Words by Francesca Black ~ photos by Gavin John
Lenticular clouds (Altocumulus lenticularis) are seemingly stationary, lens-shaped clouds that form in the troposphere, usually aligning perpendicularly to the wind direction. Lenticular clouds can be sub-divided into altocumulus standing lenticularis, stratocumulus standing lenticularis and cirrocumulus standing lenticularis. These smooth, round or oval shaped clouds are characteristic of all high altitude mountain ranges and form in response to particular wind conditions. They are most often seen in the winter or spring when winds aloft are typically the strongest.
They are associated with waves in the atmosphere that develop when relatively stable, fast moving air is forced up and over a topographic barrier more or less perpendicular to the direction from which the upper-level wind is blowing, such as a mountain range. This deflection creates a gravity wave downwind of the topographic barrier similar to the waves generated by throwing a pebble into a pond. When the strong winds blow over the mountains and force moist air up to cooler elevations, the moisture condenses. As the winds blow back down the other side of the mountains, the moisture re-vaporises. When sufficient moisture is present above mountain-top level, lenticular clouds develop within the crest of these mountain waves where the air is rising.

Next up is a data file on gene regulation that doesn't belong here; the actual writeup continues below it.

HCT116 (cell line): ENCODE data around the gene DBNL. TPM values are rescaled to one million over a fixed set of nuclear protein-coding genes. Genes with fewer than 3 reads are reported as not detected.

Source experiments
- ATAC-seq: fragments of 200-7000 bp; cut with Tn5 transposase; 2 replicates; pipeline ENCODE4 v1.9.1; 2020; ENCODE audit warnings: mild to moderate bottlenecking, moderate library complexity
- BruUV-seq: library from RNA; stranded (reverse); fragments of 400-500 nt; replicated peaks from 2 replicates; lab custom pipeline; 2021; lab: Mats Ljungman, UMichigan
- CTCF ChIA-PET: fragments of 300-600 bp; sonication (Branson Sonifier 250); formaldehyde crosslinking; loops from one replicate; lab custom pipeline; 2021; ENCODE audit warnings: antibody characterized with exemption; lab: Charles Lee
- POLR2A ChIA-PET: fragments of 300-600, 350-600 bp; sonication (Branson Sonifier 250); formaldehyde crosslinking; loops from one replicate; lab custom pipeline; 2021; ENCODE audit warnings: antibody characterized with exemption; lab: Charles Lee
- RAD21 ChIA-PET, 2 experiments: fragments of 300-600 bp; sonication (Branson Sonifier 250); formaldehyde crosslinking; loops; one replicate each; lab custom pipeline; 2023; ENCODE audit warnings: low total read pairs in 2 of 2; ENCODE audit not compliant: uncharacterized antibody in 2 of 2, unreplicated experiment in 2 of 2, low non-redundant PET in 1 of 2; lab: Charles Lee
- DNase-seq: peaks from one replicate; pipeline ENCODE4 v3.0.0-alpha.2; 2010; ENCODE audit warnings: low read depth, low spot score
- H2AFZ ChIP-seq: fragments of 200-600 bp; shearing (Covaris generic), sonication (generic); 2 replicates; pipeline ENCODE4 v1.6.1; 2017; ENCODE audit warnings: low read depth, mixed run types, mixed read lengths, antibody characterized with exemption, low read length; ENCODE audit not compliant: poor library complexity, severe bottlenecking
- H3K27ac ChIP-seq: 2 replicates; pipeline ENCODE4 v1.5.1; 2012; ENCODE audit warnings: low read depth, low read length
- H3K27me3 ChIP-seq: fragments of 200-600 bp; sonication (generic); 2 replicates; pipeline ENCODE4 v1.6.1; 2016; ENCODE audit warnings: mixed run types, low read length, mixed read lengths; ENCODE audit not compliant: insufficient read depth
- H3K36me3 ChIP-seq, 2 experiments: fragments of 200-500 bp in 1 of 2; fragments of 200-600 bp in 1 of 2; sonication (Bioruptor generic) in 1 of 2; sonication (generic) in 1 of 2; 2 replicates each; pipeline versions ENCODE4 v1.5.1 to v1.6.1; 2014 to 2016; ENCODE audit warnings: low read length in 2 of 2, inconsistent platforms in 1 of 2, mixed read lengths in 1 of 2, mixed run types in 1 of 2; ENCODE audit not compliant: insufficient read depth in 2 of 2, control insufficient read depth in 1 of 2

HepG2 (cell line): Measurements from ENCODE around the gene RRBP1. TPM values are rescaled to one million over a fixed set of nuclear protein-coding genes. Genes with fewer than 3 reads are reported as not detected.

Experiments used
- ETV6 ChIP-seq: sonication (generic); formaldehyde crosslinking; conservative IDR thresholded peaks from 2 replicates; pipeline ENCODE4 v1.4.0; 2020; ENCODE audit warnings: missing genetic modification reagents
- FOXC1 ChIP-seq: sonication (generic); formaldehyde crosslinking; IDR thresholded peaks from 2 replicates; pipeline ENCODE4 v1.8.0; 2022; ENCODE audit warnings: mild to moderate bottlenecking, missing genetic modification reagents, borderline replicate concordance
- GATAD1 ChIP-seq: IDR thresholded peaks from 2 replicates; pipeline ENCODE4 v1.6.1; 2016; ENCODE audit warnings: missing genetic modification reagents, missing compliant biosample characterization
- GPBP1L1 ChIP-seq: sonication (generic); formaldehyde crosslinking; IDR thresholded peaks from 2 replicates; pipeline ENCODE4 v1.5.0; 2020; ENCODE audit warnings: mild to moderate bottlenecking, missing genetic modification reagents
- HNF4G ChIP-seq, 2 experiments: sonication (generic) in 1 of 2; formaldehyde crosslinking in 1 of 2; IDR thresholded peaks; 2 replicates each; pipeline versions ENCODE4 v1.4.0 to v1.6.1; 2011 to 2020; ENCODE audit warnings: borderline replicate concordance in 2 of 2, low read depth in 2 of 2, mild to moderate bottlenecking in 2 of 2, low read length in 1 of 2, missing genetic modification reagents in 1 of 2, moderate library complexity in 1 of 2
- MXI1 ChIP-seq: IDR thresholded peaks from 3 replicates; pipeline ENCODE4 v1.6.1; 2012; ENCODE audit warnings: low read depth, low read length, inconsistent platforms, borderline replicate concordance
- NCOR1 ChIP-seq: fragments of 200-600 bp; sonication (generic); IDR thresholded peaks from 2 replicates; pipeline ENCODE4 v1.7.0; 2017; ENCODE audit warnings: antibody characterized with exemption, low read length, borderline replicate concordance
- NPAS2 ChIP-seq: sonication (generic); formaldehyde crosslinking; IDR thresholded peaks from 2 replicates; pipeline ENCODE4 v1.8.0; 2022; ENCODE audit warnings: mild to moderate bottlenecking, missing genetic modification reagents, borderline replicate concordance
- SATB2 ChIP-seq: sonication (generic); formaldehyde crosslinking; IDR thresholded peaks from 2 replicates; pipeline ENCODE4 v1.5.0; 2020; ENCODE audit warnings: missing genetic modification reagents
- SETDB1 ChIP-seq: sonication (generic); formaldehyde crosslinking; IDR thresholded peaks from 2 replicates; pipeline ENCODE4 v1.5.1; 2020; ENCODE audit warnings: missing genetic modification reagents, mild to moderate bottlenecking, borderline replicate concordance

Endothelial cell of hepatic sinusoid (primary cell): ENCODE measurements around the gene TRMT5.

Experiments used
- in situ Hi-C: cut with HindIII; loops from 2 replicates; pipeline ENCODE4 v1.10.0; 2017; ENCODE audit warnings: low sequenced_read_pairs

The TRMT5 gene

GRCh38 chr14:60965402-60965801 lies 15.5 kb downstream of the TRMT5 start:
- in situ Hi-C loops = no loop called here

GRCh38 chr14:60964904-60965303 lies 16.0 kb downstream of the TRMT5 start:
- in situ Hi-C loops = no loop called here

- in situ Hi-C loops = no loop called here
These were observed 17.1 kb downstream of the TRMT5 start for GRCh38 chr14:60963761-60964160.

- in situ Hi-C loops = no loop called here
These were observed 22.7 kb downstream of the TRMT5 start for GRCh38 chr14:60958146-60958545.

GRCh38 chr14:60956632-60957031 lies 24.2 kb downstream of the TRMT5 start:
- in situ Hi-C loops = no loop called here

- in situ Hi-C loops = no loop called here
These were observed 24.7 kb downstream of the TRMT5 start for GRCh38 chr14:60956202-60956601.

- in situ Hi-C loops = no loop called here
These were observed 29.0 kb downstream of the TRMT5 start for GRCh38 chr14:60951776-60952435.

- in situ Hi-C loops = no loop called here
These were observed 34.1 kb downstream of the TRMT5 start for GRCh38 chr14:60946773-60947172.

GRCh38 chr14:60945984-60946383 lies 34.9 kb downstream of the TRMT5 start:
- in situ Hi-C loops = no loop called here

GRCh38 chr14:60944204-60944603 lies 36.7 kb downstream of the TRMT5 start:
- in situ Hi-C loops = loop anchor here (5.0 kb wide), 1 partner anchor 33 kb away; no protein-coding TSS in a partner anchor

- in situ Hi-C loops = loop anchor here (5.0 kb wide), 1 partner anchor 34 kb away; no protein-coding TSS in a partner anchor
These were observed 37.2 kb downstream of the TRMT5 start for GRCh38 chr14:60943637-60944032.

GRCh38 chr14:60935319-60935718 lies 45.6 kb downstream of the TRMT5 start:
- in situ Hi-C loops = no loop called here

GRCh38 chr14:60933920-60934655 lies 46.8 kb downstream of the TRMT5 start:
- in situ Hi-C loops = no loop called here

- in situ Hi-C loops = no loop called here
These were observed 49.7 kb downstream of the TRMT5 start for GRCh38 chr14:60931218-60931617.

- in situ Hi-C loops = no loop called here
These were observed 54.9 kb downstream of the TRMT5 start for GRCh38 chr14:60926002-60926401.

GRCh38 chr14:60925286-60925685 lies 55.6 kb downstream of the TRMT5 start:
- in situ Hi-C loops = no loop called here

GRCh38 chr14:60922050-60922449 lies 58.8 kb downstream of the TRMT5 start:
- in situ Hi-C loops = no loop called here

The lenticular cloud is the condensed (visible) moisture under the wind stream. It doesn’t drift like other clouds because it is trapped in a pocket of relatively calm air just below the wind stream and just above the warmer air below. The notion that the clouds are stationary, however, is an optical effect. Lenticular clouds are continually forming at one end, in the vicinity of the wave’s crest and simultaneously dissipating at the other end, downwind of the crest. That is why they appear to remain in a fixed position even though winds are moving rapidly through the entire cloud.
Under certain conditions, long strings of lenticular clouds can develop, creating a formation known as a wave cloud. The distinctive shapes assumed by lenticular clouds, resembling a disc, series of stacked discs or a flat elongated form stretching parallel to the mountain range, has led to them commonly being described as “flying saucers” or “stacks of pancakes”. These striking shapes have caused lenticular clouds to be offered as an explanation for some Unidentified Flying Object (UFO) sightings.